gerrymandering by quinn

Gerrymandering; what is it?


    Gerrymandering, to put it as simply as possible, is the manipulation of electoral district borders with the intention of favoring one party. It’s a difficult process to explain, as the root of this tactic isn’t logic, it is simply competition. Politicians created this scheme to help take control of the House of Representatives. If all of a state’s districts have a 51% majority of the same party, the state is more likely to have one party control the state legislature, leaving the dispersed or minority groups left without representation. Ideally, a state’s electoral districts should reflect the people; if a state with 5 districts is 60% Blue party and 40% Red party, the ideal districts would be ⅗ Blue and ⅖ Red. Through Gerrymandering, there are different approaches to how to move these people and draw the lines so that they favor the party in control.

    The first commonly used tactic of Gerrymandering is labeled “packing”. It is basically what it sounds like; they pack more than 51% of one party’s voters into one district, essentially eliminating the competition for majority in the other districts. Virtually, whether the majority is 52% or 85%, everything over the initial 51% needed for majority is an unnecessary vote. Packing voters takes advantage of this by over-representation of one party in a few districts, making the minority group seem more spread out and larger than it really is.

    The second commonly used tactic of Gerrymandering is called “cracking”. The maneuver of cracking voters is also pretty easy to comprehend; this tactic is used to crack apart the majority party so that they hold majority in no districts at all. Let’s say there was a state with 5 districts, and each district contained, for example, 500 people: 60% Blue party 40% Red. The ideal district breakdown for this state would be 3 blue majority districts and 2 red majority districts. When the cracking tactic is used, the district breakdown would look a bit more like this: if the Blue party was in control of redistricting the state, they could use the cracking tactic to disperse the 40% of Red party voters so that the Blue party would hold majority in all districts, and be more likely to have all Blue party representatives in the House, and the opposite goes for if the Red party was in control. These two tactics, packing and cracking, are often used in conjunction with one another--packing one party voters into a few districts and cracking the minority to seem as though it is the majority.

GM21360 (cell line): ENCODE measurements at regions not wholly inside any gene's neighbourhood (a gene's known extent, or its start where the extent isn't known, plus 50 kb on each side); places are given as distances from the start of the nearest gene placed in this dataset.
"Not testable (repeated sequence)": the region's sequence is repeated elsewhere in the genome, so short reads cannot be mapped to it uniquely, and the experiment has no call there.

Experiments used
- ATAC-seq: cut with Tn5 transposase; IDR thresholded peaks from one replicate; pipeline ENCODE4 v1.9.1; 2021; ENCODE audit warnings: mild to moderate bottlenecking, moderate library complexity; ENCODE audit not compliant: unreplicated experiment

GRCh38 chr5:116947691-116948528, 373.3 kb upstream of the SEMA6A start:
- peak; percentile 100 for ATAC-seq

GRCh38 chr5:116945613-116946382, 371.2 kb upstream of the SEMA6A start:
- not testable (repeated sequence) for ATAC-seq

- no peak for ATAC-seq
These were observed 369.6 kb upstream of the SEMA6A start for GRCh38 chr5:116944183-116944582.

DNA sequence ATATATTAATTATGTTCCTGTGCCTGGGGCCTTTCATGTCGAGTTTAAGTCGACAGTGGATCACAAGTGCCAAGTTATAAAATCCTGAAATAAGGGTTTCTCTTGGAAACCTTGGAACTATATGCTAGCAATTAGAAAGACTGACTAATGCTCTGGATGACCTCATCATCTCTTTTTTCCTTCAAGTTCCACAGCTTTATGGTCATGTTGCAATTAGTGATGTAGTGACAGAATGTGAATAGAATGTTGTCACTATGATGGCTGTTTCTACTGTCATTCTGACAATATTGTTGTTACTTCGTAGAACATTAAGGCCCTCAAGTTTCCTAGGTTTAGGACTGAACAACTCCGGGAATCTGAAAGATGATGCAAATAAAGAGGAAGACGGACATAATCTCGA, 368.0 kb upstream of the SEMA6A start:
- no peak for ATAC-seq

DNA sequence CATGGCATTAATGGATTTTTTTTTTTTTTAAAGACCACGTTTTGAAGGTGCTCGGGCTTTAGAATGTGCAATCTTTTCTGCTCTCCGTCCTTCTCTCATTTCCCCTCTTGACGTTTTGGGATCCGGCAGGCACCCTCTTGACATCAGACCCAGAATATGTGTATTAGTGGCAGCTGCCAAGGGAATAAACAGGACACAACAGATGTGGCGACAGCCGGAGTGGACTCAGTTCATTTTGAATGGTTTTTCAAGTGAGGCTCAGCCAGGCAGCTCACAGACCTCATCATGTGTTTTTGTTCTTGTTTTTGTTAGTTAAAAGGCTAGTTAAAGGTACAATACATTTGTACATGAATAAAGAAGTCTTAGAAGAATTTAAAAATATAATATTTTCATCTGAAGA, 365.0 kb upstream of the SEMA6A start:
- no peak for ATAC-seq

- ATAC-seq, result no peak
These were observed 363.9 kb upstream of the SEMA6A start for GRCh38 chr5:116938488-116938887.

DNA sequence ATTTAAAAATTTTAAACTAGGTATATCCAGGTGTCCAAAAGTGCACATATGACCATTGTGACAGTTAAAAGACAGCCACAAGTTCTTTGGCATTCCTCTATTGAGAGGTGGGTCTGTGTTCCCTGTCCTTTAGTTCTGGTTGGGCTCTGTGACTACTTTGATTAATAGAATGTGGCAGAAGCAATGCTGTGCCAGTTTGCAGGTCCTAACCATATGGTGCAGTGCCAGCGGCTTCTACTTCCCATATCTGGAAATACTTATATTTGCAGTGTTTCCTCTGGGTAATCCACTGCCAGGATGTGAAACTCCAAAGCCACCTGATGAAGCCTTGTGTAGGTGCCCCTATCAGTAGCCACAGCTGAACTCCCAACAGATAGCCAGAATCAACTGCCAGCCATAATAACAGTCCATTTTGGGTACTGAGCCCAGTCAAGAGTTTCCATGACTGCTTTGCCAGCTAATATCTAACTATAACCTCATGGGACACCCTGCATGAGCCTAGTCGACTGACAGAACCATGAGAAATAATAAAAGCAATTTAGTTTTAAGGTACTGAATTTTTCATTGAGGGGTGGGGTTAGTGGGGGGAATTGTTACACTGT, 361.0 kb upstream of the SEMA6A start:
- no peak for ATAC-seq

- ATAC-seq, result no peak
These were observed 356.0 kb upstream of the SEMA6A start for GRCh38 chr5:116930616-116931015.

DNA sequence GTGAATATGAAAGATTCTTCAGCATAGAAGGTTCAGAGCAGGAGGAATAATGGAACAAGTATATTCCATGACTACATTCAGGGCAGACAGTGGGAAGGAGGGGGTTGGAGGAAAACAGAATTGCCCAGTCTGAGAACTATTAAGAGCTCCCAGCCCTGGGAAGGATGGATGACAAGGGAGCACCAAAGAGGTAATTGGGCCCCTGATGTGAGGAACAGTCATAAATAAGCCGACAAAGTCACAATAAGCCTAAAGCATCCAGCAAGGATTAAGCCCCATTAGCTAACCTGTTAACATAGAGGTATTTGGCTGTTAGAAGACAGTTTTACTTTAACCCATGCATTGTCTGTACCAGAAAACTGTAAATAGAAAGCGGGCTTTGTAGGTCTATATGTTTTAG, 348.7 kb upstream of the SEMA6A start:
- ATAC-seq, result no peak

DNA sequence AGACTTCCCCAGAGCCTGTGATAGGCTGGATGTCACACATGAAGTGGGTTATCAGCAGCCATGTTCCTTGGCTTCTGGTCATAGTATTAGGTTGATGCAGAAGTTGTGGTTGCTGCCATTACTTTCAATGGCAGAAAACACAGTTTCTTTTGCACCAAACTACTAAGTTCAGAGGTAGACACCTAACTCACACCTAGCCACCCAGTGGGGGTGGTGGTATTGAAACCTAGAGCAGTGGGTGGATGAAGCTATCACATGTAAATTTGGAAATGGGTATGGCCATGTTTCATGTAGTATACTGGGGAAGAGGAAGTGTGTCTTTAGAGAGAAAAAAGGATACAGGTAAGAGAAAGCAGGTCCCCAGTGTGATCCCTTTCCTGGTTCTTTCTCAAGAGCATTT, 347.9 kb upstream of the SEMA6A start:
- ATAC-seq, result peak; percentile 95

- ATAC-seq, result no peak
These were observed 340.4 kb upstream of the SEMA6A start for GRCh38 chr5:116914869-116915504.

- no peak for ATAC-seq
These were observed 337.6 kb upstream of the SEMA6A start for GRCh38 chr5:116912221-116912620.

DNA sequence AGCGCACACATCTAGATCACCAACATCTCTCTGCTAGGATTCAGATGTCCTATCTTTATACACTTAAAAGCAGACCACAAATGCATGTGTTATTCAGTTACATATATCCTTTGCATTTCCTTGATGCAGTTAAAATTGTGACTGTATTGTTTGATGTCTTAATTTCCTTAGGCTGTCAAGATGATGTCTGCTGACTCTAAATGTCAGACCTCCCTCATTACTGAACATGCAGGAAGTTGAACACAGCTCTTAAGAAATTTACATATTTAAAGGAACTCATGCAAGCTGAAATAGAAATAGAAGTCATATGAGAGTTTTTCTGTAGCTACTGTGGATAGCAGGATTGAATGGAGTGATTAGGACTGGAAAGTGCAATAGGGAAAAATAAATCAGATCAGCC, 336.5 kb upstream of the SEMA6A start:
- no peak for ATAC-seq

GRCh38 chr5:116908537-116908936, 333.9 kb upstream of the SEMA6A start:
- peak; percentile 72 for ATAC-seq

Gerrymandering is a problem because is takes minority groups and packs them into fewer districts, essentially eliminating the competition for seats in the House of Representatives. John McGlennon, a longtime professor of government and public policy at the College of William and Mary in Virginia, said this:  With an increasing number of districts being drawn to deliberately favor one party over another — and with fewer voters indicating an interest in crossover voting — lots of potential candidates will look at those previous results and come to a conclusion that it’s too difficult to mount an election campaign in a district where their party is the minority.

Not only does Gerrymandering misrepresent entire groups of people, but it also instills a fear in possible candidates, making them more likely to not run against candidates they already assume will win. This results in many districts only having one candidate, or only candidates of one party. In Fall of 2016, it was concluded that 42% nationwide State Representative elections faced no major party opponents. In Georgia alone, only 31 out of the 180 state house districts had both Republican and Democrat candidates, making the nation’s highest uncontested rate of 83%.

    All-in-all, the effects of Gerrymandering go far beyond the original intent of controlling the House; it silences entire groups of people, leaves less room for voters to clearly see both parties, and discourages possible candidates from running at all. We, as a country, are essentially showing people that they will have a difficult time advocating for their needs over the needs of others, and that one group will always overshadow the others. This  needs to be demolished; if we would, instead of instilling fear in, support and provide resources to these possible candidates, who knows what would be different! The capability to create new policy and ideas lies within everyone. Right now, our country is just by the people. All voices of the American people need to be equally represented to genuinely be by and for the people.














References

9. (n.d.). Gerrymandering. Retrieved from https://99percentinvisible.org/episode/gerrymandering/

Associated Press. (2017, June 26). Possible effects of gerrymandering seen in uncontested races. Retrieved from https://wtop.com/government/2017/06/democracy-with-no-choices-many-candidates-run-unopposed/

Ingraham, C. (2015, March 01). This is the best explanation of gerrymandering you will ever see. Retrieved from https://www.washingtonpost.com/news/wonk/wp/2015/03/01/this-is-the-best-explanation-of-gerrymandering-you-will-ever-see/?utm_term=.5f1c03fe9009

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